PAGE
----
What advice would you give to someone who was thinking about establishing a new patient organization?
The most important advice I could give is to be willing to work with existing organizations. What we see today are parents establishing patient groups with the name of the rare disease of their child. I can understand why parents want to do this from an emotional level, however I believe that if you really want patients to profit, then it is better to have a bigger picture of both needs of other families and ways to really stimulate better care and more research.  Working from your own perspective only is  ultimately less effective. We need to work together at both national and international levels in order to continue moving forward. The challenge is to find those goals that connect us with science and industry.

How has the advocacy landscape for rare diseases changed since you first became involved?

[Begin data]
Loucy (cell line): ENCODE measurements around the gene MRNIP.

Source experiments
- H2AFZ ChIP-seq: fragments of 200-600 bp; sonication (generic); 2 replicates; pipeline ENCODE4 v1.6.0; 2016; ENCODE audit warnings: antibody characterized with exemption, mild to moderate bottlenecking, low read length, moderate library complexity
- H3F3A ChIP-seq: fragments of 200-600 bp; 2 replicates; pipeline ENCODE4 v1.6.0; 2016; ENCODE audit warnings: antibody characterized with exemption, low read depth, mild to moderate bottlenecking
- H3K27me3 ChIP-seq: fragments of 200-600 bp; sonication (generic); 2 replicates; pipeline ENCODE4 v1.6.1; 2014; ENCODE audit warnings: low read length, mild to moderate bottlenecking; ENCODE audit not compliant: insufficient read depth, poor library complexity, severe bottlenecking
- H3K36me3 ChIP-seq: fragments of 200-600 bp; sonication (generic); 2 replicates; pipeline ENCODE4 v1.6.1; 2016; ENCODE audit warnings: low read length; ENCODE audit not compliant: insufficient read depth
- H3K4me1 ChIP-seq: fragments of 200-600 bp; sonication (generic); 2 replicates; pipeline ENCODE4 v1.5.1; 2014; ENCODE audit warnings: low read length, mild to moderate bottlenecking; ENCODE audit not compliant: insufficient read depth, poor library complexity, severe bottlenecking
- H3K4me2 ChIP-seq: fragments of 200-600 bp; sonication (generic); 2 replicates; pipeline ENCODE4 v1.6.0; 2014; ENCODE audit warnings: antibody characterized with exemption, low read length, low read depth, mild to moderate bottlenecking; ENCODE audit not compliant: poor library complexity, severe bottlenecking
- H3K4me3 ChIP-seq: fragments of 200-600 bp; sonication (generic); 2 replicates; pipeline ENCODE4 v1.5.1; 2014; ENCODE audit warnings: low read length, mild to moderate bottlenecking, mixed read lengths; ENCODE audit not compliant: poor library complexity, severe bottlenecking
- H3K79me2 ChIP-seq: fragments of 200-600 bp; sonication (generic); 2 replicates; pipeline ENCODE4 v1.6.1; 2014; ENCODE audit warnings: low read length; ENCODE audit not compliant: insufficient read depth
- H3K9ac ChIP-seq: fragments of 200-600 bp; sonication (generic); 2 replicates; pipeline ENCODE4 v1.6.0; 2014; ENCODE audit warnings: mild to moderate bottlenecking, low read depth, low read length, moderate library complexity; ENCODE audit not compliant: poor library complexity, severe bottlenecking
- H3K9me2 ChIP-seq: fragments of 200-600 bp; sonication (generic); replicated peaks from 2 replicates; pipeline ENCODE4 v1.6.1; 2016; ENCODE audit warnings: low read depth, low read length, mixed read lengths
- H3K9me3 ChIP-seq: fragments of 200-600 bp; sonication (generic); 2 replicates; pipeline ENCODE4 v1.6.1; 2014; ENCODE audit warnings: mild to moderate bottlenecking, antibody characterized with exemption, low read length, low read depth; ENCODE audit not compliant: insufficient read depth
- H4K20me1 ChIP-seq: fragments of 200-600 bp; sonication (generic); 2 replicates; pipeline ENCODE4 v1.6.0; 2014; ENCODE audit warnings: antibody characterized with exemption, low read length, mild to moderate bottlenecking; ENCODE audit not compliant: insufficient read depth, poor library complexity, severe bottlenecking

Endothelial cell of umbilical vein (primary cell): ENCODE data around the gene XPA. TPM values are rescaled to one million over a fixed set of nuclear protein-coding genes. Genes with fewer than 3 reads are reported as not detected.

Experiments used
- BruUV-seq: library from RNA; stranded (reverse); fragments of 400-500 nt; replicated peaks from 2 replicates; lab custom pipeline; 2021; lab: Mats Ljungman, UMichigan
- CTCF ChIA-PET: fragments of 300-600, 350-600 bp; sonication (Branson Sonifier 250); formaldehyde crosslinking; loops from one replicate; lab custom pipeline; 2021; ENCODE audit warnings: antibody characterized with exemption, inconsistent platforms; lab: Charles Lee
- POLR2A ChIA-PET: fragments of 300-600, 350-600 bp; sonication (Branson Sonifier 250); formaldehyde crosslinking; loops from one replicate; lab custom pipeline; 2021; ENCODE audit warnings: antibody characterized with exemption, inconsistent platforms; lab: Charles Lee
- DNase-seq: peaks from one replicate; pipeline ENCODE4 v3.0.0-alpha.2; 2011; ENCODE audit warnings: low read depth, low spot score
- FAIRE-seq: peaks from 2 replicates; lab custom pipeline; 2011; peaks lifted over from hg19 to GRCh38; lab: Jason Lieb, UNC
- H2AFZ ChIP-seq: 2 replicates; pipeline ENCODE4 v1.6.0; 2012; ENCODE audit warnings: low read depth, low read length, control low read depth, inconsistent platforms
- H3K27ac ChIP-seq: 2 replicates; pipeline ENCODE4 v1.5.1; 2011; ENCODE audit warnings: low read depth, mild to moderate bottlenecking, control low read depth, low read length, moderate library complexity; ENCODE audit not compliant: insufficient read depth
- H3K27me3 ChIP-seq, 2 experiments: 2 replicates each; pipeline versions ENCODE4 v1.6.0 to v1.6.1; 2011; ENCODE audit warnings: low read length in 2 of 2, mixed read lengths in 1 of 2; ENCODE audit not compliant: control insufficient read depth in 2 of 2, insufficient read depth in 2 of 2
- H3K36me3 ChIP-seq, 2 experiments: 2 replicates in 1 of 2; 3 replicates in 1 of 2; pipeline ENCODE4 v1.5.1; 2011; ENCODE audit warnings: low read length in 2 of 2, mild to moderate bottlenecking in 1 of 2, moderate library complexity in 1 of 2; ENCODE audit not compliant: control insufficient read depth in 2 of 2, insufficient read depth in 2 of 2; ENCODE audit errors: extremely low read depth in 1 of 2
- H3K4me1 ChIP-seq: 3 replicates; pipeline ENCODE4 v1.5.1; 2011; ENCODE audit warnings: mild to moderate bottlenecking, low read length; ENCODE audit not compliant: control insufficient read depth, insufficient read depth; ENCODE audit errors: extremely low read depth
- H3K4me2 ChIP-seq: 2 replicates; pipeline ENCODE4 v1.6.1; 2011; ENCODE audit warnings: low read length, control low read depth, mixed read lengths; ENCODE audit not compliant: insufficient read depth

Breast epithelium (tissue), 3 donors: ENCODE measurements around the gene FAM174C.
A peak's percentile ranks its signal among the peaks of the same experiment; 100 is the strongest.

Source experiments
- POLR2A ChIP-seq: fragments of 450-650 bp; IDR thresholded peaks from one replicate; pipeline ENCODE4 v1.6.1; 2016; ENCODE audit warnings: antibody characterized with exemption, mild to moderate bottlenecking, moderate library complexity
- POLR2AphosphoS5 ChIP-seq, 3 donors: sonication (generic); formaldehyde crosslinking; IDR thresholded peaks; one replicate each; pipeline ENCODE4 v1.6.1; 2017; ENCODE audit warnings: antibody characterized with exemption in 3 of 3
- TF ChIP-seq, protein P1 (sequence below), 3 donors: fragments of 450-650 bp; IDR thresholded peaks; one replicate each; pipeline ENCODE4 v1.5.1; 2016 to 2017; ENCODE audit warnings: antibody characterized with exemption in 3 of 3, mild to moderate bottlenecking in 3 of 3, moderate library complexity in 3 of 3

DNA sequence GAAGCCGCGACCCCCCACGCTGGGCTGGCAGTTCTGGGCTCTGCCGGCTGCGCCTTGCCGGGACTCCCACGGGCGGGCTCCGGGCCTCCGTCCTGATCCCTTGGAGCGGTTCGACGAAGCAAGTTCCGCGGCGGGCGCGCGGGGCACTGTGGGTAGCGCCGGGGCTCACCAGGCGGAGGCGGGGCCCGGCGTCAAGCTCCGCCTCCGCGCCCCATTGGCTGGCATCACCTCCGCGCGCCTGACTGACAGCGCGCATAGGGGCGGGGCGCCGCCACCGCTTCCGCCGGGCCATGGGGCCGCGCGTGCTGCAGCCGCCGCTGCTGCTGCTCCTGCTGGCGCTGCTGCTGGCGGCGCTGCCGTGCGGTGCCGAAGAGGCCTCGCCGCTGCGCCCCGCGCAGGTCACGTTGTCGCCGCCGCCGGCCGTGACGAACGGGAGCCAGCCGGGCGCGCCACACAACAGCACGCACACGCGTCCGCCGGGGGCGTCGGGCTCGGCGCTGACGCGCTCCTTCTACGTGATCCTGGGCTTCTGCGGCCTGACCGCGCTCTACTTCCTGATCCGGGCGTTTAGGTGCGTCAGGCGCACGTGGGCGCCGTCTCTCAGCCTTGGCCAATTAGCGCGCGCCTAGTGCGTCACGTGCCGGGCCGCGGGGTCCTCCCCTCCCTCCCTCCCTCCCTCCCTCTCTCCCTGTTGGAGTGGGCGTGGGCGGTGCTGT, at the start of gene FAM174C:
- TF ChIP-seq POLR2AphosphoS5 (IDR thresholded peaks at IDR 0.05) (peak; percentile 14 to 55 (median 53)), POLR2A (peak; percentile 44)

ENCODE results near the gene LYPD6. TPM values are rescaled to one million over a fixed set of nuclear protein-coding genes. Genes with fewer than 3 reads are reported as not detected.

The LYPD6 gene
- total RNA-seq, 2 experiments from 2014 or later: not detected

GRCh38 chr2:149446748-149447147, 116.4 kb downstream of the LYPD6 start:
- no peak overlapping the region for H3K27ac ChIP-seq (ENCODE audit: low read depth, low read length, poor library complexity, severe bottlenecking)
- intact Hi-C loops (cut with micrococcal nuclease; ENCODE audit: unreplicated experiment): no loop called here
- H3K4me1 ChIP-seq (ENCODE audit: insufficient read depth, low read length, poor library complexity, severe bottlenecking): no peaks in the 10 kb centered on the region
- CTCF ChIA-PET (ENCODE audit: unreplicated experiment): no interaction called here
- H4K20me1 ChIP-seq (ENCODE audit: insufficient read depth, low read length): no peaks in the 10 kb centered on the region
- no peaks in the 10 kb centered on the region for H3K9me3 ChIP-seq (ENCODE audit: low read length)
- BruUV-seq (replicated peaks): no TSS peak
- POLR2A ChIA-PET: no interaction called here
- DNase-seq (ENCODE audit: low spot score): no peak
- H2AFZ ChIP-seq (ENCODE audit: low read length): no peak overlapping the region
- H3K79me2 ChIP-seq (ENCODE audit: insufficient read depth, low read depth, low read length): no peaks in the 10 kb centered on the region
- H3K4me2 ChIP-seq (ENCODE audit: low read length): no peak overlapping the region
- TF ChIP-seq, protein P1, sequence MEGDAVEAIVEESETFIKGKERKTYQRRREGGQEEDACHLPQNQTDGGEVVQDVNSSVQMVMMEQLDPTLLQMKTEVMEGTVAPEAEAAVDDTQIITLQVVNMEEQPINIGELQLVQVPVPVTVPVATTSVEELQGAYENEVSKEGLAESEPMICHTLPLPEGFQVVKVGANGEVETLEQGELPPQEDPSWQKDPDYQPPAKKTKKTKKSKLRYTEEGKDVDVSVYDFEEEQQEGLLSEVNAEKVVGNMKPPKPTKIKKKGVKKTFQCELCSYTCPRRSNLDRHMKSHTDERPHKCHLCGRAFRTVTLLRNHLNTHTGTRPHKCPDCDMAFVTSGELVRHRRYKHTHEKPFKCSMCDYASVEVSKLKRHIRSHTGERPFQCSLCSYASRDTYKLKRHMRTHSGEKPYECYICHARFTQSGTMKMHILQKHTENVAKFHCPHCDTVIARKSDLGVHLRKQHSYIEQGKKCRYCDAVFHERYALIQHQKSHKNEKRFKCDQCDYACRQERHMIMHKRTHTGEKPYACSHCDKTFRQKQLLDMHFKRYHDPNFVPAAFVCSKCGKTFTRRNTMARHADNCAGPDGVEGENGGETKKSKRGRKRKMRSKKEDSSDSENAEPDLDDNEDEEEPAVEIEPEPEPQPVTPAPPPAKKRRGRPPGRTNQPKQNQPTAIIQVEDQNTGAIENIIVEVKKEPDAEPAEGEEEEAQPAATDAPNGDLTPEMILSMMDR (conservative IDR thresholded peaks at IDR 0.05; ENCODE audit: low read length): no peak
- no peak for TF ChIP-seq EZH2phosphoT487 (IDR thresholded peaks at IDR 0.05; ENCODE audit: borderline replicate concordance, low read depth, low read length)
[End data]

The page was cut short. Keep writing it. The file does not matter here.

A lot! Back then there was no specific interest in rare diseases. Genzyme had just launched the first innovative medicine to treat Gaucher disease. This triggered interest because it was different to the "normal pharma" approach—there was no large patient population, just a small group being treated with a new method to target the disease symptoms. On an EU level, it helped us secure a foothold for specific development of medical products, with the communal action plan on rare disease in 1999.

In 2000, we saw the first ever EU Orphan Drug Act, and we did our best to help bring this into the world. It was a difficult time for lobbying and advocating; however in 2001 we saw the EU approval of the first two orphan products for a metabolic disease. Over the next ten years, under this Act, there have been many new approvals but only 18% have been for metabolic diseases.

In the beginning there was hope, as these regulations were designed to stimulate rare disease research. We now face a new threat at the EU and national level, as there is a growing feeling among policymakers that we have done enough and are now finished with our work.